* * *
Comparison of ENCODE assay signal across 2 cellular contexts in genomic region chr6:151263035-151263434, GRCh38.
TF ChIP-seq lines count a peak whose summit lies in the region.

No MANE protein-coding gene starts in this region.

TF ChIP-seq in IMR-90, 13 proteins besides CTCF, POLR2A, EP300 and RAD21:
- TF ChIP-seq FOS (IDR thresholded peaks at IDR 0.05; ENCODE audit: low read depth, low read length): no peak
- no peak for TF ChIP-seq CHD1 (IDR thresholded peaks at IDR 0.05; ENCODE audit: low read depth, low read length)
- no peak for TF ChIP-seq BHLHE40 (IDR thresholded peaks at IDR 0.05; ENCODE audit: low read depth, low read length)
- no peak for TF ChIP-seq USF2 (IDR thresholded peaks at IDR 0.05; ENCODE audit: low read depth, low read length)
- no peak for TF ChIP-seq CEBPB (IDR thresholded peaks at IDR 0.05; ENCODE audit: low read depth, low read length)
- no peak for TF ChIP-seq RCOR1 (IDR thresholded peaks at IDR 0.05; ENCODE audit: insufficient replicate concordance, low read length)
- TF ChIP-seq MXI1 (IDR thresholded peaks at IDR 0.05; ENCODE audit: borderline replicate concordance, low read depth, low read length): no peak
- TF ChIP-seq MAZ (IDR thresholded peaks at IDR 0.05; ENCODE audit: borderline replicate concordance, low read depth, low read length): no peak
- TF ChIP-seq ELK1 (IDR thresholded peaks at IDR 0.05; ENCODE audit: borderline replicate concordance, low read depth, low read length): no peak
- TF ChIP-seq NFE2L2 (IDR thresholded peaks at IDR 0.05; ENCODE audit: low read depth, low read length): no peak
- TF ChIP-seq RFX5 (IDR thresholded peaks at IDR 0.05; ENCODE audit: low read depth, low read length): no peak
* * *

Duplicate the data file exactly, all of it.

Comparison of ENCODE assay signal across 2 cellular contexts in genomic region chr6:151263035-151263434, GRCh38.
TF ChIP-seq lines count a peak whose summit lies in the region.

No MANE protein-coding gene starts in this region.

TF ChIP-seq in IMR-90, 13 proteins besides CTCF, POLR2A, EP300 and RAD21:
- TF ChIP-seq FOS (IDR thresholded peaks at IDR 0.05; ENCODE audit: low read depth, low read length): no peak
- no peak for TF ChIP-seq CHD1 (IDR thresholded peaks at IDR 0.05; ENCODE audit: low read depth, low read length)
- no peak for TF ChIP-seq BHLHE40 (IDR thresholded peaks at IDR 0.05; ENCODE audit: low read depth, low read length)
- no peak for TF ChIP-seq USF2 (IDR thresholded peaks at IDR 0.05; ENCODE audit: low read depth, low read length)
- no peak for TF ChIP-seq CEBPB (IDR thresholded peaks at IDR 0.05; ENCODE audit: low read depth, low read length)
- no peak for TF ChIP-seq RCOR1 (IDR thresholded peaks at IDR 0.05; ENCODE audit: insufficient replicate concordance, low read length)
- TF ChIP-seq MXI1 (IDR thresholded peaks at IDR 0.05; ENCODE audit: borderline replicate concordance, low read depth, low read length): no peak
- TF ChIP-seq MAZ (IDR thresholded peaks at IDR 0.05; ENCODE audit: borderline replicate concordance, low read depth, low read length): no peak
- TF ChIP-seq ELK1 (IDR thresholded peaks at IDR 0.05; ENCODE audit: borderline replicate concordance, low read depth, low read length): no peak
- TF ChIP-seq NFE2L2 (IDR thresholded peaks at IDR 0.05; ENCODE audit: low read depth, low read length): no peak
- TF ChIP-seq RFX5 (IDR thresholded peaks at IDR 0.05; ENCODE audit: low read depth, low read length): no peak